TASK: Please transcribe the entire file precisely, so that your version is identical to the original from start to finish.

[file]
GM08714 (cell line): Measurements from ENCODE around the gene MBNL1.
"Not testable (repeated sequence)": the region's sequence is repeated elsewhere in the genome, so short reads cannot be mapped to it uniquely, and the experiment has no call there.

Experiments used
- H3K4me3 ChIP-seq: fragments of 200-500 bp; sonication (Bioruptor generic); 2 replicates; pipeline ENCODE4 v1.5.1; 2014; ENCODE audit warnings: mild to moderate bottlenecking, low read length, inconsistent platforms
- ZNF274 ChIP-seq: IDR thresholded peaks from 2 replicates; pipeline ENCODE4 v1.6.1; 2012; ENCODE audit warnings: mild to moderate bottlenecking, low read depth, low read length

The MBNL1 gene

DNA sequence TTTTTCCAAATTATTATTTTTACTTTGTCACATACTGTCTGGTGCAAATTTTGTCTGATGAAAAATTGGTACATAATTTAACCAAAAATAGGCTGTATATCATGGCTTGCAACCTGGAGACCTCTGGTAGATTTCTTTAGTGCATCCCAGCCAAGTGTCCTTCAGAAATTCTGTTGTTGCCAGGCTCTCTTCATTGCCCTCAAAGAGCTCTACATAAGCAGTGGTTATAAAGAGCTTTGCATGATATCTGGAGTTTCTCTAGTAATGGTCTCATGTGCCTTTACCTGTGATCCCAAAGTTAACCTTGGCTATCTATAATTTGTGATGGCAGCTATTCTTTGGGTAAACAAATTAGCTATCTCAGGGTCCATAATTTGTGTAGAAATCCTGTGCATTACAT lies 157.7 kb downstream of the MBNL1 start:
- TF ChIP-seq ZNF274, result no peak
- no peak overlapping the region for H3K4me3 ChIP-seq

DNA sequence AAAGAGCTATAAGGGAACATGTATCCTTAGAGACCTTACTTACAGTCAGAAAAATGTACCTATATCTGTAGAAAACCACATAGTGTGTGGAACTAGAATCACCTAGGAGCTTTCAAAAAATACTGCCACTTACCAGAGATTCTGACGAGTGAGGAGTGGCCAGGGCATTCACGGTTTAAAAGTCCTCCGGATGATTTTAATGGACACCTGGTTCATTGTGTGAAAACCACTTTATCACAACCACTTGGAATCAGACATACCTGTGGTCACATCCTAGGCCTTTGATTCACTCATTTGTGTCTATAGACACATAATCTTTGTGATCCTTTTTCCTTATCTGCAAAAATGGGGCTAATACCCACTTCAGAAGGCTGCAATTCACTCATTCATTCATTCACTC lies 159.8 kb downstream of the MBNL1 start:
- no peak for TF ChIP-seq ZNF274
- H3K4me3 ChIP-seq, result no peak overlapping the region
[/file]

GM08714 (cell line): Measurements from ENCODE around the gene MBNL1.
"Not testable (repeated sequence)": the region's sequence is repeated elsewhere in the genome, so short reads cannot be mapped to it uniquely, and the experiment has no call there.

Experiments used
- H3K4me3 ChIP-seq: fragments of 200-500 bp; sonication (Bioruptor generic); 2 replicates; pipeline ENCODE4 v1.5.1; 2014; ENCODE audit warnings: mild to moderate bottlenecking, low read length, inconsistent platforms
- ZNF274 ChIP-seq: IDR thresholded peaks from 2 replicates; pipeline ENCODE4 v1.6.1; 2012; ENCODE audit warnings: mild to moderate bottlenecking, low read depth, low read length

The MBNL1 gene

DNA sequence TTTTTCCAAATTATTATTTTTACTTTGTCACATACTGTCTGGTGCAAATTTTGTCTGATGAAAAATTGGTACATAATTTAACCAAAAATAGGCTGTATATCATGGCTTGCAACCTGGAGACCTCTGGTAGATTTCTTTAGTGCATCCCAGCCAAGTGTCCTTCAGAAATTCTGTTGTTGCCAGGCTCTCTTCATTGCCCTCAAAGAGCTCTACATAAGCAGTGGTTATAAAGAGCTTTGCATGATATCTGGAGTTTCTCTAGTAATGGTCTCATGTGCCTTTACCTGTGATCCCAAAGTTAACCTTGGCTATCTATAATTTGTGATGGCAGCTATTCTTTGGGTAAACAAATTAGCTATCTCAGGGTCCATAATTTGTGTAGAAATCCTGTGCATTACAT lies 157.7 kb downstream of the MBNL1 start:
- TF ChIP-seq ZNF274, result no peak
- no peak overlapping the region for H3K4me3 ChIP-seq

DNA sequence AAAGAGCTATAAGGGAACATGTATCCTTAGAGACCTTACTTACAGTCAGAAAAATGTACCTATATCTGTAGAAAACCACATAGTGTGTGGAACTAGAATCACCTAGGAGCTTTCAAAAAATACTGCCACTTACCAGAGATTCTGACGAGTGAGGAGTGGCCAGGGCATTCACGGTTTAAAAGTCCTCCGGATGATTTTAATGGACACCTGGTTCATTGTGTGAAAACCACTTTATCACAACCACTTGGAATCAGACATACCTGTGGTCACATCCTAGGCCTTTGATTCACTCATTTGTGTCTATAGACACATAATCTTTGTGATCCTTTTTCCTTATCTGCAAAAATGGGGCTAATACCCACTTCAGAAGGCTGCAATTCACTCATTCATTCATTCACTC lies 159.8 kb downstream of the MBNL1 start:
- no peak for TF ChIP-seq ZNF274
- H3K4me3 ChIP-seq, result no peak overlapping the region